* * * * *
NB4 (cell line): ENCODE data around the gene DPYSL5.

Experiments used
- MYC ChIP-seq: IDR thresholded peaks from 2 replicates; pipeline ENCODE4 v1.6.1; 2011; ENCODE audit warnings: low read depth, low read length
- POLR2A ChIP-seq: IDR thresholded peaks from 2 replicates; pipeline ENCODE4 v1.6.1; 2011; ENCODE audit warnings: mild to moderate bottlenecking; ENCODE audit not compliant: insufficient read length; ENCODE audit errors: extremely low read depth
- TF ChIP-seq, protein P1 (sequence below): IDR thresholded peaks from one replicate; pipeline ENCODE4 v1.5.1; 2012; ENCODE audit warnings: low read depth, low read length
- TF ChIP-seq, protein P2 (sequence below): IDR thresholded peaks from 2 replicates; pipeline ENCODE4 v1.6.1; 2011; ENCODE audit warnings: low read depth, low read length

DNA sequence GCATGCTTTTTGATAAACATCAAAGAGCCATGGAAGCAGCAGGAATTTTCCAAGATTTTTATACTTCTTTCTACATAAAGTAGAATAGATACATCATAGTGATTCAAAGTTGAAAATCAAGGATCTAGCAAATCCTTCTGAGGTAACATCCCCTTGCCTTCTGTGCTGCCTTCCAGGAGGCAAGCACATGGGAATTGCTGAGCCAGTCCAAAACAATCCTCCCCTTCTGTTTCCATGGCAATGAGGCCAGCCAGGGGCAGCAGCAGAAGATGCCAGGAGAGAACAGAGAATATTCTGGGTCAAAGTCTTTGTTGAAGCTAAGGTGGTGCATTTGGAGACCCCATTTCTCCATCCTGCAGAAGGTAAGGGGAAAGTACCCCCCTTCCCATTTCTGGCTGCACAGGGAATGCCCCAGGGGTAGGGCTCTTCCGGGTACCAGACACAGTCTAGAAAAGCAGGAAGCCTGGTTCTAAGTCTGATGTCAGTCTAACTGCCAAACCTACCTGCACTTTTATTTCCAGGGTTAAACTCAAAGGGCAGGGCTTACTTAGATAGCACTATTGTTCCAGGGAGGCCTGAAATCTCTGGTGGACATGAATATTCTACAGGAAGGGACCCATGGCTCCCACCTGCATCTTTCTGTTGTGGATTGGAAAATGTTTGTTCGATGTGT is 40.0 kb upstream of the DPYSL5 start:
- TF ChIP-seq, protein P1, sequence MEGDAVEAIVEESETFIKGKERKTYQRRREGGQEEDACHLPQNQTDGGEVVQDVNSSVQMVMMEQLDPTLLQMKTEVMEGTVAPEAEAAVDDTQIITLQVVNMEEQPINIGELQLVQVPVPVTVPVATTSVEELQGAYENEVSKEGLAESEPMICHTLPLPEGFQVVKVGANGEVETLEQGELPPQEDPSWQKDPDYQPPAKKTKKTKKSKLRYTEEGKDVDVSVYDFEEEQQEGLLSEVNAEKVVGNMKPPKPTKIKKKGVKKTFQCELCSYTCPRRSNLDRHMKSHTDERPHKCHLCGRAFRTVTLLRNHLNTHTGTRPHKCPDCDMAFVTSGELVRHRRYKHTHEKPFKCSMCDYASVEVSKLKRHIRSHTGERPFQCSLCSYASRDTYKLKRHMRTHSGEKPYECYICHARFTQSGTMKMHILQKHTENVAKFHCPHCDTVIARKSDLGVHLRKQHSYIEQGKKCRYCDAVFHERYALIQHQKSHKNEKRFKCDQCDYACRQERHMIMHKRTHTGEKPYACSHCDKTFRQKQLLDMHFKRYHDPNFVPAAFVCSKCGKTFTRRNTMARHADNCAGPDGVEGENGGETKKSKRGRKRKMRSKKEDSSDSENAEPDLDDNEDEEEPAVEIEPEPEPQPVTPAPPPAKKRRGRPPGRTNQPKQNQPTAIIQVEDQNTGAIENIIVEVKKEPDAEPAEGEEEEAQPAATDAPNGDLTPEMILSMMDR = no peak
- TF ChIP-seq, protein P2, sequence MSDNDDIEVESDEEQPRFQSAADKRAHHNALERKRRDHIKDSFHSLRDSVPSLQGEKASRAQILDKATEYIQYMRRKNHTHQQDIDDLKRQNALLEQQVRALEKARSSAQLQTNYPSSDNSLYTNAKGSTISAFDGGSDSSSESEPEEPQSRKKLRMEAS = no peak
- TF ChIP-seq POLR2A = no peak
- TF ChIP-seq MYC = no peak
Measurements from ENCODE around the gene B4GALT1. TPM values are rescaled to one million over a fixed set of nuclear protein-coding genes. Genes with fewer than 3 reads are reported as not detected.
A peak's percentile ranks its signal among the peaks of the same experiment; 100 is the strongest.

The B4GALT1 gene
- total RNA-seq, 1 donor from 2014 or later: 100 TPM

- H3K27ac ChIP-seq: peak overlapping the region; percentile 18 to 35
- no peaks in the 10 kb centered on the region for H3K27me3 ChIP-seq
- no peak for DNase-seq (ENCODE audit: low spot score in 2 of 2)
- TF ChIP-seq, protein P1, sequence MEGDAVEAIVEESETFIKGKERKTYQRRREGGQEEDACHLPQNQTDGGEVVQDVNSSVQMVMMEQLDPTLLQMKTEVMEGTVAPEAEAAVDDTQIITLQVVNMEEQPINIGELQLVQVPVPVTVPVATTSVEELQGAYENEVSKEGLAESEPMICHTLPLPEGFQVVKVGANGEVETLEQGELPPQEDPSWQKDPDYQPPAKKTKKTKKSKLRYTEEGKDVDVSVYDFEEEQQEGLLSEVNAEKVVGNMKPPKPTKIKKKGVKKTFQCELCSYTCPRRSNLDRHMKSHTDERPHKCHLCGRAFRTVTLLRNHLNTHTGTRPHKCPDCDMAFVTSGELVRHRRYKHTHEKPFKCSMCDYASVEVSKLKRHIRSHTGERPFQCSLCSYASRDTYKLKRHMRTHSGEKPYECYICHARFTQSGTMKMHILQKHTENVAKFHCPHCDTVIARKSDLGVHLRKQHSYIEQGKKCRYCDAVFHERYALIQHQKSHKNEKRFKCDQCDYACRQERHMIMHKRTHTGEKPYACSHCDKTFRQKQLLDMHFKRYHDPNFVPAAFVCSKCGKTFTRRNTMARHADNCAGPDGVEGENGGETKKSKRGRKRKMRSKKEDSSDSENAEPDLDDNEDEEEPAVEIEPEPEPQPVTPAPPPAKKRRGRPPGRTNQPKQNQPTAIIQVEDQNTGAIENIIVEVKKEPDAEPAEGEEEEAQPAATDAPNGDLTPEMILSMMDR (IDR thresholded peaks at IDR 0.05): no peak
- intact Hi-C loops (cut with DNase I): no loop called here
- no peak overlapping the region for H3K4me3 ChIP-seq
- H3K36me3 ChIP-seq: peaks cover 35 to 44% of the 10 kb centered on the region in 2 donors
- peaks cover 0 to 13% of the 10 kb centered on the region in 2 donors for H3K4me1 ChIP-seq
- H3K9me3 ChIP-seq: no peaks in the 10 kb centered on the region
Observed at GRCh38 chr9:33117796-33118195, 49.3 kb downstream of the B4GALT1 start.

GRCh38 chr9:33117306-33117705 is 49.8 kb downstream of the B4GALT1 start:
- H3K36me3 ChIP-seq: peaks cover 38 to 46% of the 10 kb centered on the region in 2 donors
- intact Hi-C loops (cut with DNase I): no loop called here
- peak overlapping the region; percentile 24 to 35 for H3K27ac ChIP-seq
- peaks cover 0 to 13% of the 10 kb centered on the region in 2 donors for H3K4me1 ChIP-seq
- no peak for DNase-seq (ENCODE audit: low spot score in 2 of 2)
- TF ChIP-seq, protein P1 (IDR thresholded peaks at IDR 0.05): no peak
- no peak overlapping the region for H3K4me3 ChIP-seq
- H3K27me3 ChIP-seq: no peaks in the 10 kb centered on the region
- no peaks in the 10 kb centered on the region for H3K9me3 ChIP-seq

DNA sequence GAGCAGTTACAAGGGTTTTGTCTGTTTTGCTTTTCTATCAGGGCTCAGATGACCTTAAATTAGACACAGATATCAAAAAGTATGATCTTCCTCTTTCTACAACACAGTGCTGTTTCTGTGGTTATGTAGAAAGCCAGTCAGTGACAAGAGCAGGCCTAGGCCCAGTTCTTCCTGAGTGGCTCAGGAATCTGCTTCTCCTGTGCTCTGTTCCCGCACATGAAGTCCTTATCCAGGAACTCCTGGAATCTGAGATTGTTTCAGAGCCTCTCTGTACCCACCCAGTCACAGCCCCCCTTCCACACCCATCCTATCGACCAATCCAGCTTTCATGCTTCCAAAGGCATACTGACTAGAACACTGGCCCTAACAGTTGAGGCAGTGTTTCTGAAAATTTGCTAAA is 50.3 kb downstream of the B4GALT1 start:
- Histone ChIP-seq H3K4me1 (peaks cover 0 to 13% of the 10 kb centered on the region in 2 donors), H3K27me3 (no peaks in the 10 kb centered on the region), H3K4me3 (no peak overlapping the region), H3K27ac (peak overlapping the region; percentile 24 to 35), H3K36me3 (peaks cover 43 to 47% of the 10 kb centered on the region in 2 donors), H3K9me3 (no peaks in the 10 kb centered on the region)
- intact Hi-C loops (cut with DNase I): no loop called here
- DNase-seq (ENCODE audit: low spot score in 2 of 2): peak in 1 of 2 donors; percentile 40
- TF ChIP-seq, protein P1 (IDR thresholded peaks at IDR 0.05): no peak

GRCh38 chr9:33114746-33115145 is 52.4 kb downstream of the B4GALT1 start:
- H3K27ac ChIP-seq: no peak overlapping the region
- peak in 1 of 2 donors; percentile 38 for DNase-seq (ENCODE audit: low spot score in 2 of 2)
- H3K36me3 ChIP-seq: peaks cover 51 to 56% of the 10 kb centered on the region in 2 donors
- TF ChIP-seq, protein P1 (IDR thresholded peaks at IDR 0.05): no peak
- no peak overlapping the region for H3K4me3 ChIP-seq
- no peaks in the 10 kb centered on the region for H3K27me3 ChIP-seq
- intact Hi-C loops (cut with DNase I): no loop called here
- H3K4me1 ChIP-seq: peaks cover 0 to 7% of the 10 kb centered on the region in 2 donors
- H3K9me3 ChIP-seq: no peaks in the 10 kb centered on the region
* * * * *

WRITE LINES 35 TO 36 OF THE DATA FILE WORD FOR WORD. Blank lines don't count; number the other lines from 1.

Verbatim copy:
- no peaks in the 10 kb centered on the region for H3K9me3 ChIP-seq

DNA sequence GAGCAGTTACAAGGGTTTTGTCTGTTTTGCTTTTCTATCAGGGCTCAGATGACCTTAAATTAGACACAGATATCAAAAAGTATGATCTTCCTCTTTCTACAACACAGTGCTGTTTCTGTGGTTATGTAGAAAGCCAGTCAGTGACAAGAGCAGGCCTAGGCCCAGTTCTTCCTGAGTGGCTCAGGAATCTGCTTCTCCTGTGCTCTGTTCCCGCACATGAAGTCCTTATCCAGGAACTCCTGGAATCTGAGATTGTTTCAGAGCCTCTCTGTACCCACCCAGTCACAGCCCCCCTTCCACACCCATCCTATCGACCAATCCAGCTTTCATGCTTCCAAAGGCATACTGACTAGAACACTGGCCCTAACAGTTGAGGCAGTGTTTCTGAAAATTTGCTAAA is 50.3 kb downstream of the B4GALT1 start: